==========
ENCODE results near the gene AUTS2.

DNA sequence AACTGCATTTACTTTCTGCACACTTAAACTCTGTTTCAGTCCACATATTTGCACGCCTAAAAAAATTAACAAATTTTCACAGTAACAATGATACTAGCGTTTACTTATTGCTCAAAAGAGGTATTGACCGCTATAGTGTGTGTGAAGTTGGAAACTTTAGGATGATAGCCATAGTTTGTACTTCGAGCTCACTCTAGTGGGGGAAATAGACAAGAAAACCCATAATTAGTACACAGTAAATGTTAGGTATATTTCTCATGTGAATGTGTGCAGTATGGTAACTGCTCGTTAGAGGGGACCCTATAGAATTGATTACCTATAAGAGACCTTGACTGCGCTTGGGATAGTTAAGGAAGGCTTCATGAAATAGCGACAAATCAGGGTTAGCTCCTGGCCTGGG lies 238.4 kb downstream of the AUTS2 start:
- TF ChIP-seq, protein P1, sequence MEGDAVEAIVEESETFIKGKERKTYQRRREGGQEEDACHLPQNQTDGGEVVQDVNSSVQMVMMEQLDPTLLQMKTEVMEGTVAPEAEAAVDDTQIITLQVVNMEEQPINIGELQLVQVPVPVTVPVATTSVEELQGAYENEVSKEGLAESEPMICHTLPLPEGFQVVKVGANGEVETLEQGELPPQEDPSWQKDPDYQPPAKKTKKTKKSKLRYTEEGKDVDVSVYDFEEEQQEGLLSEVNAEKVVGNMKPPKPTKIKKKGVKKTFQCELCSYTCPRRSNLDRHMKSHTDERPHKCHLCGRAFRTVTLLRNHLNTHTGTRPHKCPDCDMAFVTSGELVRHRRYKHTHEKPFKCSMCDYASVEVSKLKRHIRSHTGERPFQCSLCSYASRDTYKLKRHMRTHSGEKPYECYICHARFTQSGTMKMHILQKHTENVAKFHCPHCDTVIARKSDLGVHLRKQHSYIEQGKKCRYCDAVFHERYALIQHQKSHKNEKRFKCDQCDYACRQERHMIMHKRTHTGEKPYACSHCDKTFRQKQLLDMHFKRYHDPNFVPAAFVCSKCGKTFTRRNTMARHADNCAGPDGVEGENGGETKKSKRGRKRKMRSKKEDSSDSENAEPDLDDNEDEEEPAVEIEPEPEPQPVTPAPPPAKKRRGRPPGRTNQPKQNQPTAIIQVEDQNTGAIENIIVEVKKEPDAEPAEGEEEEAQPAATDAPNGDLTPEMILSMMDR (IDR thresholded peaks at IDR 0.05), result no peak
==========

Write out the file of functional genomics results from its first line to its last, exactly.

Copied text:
ENCODE results near the gene AUTS2.

DNA sequence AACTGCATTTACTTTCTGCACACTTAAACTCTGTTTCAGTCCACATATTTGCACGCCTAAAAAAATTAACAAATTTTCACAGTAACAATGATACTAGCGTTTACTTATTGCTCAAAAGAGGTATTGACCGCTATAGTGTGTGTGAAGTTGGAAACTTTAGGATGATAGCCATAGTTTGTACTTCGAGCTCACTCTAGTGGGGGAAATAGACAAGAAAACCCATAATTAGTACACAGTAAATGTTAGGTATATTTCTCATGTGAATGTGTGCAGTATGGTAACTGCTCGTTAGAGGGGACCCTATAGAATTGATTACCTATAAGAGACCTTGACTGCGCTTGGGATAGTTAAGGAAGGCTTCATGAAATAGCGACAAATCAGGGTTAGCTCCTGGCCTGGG lies 238.4 kb downstream of the AUTS2 start:
- TF ChIP-seq, protein P1, sequence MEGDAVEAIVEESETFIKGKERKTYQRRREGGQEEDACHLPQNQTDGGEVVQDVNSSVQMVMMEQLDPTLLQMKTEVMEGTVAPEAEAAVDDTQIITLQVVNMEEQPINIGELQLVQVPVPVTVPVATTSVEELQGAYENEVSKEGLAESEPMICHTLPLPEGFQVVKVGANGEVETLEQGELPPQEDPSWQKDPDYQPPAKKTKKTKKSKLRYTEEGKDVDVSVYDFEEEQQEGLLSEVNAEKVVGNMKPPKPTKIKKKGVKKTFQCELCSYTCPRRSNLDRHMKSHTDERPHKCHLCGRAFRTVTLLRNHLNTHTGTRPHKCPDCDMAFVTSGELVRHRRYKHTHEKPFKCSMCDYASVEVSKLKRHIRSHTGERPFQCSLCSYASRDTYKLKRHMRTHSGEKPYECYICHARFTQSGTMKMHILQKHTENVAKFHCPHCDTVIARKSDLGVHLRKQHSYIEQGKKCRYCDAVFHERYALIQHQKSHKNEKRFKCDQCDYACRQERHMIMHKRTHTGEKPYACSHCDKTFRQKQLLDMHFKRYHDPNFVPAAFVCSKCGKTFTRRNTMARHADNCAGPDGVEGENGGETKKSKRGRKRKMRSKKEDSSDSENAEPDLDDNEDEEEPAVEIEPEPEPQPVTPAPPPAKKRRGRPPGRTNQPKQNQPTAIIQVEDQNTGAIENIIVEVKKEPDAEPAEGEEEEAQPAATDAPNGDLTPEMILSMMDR (IDR thresholded peaks at IDR 0.05), result no peak